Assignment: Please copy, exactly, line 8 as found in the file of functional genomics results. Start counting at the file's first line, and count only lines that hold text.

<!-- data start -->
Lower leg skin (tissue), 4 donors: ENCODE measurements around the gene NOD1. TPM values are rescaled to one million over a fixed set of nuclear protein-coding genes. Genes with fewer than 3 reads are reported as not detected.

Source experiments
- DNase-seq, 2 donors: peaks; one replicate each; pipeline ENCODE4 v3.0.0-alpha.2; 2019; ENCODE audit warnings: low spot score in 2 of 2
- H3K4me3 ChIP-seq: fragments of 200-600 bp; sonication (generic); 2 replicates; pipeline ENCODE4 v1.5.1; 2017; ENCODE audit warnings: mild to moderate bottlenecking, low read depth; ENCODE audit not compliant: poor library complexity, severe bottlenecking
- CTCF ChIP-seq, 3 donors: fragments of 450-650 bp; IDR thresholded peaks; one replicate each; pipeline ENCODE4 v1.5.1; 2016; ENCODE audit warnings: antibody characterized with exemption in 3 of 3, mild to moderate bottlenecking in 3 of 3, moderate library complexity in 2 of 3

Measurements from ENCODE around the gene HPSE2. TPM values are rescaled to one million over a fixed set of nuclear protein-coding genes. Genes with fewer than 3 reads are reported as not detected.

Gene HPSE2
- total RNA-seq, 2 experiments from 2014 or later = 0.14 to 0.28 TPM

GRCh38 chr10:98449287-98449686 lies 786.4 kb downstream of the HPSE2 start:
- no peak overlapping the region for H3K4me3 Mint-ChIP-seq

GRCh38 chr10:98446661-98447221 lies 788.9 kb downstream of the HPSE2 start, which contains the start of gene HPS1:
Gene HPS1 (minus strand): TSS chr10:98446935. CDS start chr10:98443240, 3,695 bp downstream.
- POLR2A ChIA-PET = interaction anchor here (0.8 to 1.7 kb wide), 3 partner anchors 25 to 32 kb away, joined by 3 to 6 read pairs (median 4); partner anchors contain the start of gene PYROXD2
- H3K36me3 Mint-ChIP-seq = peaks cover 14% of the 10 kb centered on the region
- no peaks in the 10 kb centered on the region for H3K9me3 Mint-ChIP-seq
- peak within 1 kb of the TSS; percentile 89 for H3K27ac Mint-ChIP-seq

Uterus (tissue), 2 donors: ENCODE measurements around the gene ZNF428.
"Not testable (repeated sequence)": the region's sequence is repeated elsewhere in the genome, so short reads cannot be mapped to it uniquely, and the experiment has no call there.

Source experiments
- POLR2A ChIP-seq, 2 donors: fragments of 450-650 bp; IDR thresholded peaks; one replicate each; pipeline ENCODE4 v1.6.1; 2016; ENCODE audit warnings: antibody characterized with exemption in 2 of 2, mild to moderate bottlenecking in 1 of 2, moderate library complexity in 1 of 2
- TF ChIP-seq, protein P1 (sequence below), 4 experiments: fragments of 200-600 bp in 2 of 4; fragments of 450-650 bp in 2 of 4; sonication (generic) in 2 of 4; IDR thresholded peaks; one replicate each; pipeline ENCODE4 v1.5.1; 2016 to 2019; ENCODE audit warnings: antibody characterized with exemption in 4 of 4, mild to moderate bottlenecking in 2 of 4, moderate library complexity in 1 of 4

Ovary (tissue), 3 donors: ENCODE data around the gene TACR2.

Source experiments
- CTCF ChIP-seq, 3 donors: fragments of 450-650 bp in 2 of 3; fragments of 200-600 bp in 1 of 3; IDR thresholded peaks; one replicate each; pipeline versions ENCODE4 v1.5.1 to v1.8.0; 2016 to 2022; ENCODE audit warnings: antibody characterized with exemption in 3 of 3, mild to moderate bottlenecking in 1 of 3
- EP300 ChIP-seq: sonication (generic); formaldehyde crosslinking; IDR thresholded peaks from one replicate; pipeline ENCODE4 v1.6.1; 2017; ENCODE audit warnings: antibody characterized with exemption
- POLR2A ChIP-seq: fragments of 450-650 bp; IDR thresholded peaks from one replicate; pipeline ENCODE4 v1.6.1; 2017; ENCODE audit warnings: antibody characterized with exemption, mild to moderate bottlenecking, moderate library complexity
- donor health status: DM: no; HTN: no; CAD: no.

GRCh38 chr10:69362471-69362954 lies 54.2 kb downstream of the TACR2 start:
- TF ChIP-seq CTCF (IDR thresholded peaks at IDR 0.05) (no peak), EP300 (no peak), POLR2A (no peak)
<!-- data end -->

- total RNA-seq, 2 experiments from 2014 or later = 0.14 to 0.28 TPM